Instagram urges teens to take a break
Instagram urges teens to take a break

Nick Clegg, Facebook's vice president of global affairs, said Instagram is taking new steps to keep teens away from harmful content and encourage them to take a break from the platform.

Less than a week after whistleblower Frances Hogan testified in Congress about internal research that the platform could have a negative impact on young people's mental health, Craig made the comments.

"We have a few things that I think can have a huge impact," Clegg said. "Our system sees teens watching the same content over and over again, and that content can be harmful to their health. We want them to see different content."

In addition to suspending Instagram Kids and providing optional controls for parents to supervise teens, the company is also planning to introduce a feature called "Take a Break." Teens are encouraged to temporarily stop using the platform.

Clegg did not provide a timeline for these two positions. A Facebook spokesperson said these features have not been tested but will be rolled out soon. The spokesperson pointed to a post sent by Instagram manager Adam Mosseri on September 27, in which he said the company is exploring features.

“We announced last week that we were exploring two new ideas to encourage people to consider other topics when looking at content that might lead to negative social comparisons, and a feature called Pause Rest that people use to pause their posts and spend money for a moment to think about whether it is time to to serve them,” they spend their money on what is useful or not.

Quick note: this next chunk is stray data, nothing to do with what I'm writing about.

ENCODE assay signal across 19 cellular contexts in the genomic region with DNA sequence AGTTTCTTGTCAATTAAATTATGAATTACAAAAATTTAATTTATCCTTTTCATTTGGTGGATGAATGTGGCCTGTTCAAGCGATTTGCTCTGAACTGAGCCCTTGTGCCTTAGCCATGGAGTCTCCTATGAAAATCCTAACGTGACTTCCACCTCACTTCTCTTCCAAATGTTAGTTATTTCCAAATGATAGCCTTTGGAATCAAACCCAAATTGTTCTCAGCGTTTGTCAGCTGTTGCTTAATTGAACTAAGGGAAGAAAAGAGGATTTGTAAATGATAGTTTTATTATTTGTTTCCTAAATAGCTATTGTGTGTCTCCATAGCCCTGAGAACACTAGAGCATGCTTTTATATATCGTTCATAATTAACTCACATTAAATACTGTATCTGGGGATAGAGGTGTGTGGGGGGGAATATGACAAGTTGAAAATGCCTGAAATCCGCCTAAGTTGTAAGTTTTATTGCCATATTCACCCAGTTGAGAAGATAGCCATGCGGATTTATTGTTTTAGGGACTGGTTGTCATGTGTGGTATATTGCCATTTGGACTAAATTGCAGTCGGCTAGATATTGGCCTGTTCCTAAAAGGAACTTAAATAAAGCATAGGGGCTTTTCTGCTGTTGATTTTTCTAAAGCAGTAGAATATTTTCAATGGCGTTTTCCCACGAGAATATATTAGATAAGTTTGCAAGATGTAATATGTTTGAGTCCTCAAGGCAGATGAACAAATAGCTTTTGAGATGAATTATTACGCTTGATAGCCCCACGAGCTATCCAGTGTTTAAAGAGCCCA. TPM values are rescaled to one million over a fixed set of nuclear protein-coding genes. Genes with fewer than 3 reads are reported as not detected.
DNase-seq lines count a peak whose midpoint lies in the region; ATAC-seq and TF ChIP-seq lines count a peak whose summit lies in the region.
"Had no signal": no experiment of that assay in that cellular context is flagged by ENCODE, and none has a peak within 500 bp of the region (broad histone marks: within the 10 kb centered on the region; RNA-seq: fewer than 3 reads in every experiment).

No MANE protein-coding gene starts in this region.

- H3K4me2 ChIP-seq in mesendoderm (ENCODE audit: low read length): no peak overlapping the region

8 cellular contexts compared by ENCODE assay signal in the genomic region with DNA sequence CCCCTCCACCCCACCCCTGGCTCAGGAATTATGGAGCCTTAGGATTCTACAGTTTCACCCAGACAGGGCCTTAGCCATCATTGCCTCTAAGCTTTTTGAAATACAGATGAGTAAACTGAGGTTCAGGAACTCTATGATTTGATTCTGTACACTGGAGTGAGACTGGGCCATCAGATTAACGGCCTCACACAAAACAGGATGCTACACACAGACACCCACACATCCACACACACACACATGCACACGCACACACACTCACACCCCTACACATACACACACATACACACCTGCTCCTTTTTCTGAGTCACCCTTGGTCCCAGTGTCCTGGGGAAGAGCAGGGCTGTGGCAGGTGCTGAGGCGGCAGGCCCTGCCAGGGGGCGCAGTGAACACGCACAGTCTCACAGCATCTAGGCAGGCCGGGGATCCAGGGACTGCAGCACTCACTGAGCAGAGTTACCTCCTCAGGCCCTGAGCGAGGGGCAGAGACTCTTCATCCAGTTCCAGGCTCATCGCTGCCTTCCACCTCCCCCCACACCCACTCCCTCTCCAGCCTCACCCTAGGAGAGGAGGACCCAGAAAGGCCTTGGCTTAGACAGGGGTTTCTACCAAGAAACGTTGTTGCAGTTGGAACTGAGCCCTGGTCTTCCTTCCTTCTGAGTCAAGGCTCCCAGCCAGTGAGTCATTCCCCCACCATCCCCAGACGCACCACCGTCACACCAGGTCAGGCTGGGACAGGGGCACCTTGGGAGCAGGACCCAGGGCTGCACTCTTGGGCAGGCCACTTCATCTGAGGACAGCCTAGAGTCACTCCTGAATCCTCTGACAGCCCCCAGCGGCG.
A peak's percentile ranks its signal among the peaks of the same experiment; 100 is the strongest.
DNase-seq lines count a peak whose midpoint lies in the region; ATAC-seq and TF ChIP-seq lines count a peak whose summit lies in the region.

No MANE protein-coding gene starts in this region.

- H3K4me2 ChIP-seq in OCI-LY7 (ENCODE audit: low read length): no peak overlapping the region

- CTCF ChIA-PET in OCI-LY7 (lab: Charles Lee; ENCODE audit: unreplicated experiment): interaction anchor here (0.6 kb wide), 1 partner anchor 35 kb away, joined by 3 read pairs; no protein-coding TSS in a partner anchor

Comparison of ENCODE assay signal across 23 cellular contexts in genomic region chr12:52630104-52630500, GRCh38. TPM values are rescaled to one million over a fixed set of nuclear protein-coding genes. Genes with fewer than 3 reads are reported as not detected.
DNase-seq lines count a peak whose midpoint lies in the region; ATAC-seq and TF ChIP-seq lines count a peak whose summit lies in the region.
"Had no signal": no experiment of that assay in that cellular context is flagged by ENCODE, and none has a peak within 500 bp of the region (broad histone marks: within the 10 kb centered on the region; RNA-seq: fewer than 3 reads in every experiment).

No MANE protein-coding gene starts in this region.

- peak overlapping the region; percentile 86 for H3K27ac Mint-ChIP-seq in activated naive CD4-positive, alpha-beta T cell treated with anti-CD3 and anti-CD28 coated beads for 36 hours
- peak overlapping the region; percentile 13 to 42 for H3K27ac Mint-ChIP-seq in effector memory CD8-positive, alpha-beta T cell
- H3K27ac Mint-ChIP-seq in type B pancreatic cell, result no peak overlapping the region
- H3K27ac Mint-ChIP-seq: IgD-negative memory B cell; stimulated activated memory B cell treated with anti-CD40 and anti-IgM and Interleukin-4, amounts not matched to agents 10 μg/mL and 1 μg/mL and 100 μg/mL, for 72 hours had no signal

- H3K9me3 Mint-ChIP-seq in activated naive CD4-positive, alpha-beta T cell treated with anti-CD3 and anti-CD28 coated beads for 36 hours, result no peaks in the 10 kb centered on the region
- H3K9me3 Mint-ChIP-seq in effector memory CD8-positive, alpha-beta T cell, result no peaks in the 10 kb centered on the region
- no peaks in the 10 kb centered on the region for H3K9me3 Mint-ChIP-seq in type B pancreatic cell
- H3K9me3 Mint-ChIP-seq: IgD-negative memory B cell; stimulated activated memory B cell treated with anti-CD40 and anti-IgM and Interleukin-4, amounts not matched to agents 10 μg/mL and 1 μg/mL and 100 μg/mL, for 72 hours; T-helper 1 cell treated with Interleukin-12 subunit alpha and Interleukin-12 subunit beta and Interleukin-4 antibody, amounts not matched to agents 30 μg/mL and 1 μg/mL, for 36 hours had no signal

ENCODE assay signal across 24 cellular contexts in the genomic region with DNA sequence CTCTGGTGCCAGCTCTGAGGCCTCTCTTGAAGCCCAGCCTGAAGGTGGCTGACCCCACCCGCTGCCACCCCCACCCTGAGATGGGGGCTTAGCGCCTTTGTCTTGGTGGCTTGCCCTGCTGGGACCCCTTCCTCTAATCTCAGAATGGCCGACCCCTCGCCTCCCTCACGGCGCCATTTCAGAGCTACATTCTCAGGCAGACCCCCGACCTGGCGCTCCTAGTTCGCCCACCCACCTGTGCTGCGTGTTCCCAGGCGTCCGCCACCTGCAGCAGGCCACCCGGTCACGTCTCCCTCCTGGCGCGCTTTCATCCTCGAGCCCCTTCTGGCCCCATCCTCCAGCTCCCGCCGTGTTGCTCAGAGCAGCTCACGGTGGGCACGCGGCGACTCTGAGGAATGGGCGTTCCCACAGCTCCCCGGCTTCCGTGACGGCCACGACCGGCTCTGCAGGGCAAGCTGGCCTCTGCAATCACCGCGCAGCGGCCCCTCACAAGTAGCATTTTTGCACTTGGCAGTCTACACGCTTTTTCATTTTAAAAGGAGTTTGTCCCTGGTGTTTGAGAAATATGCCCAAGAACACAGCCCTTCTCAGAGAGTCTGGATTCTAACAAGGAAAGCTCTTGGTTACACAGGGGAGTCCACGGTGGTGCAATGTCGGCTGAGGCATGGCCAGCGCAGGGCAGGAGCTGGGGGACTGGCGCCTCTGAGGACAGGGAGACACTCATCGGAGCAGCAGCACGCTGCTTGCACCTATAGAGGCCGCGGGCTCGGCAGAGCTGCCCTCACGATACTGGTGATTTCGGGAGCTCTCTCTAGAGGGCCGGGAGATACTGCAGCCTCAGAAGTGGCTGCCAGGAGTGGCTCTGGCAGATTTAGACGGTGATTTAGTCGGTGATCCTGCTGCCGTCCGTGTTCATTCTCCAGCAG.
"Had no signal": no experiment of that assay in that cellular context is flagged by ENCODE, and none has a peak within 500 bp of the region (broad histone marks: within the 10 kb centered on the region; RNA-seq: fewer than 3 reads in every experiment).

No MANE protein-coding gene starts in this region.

Instagram reminds teens to beware of harmful content

Facebook is also planning to introduce new control measures for teens on a voluntary basis so that parents or guardians can monitor teens' online activities.

Clegg said Facebook has invested $13 billion over the past few years to keep the platform secure. The company employs 40,000 people who are dedicated to solving these problems.

Facebook has come under heavy criticism in the past few weeks. Previously, the Wall Street Journal published on the basis of Huggin's internal documents.

Hogan, the company's former product manager, has testified before Congress. During a hearing that focused on the company's internal research it showed Instagram can be dangerous. Especially for teenage girls.

Mark Zuckerberg, the head of Facebook, disagreed with Hugin's comments. He said it didn't make sense for a company that relied on advertisers to post offensive content in order to make money.

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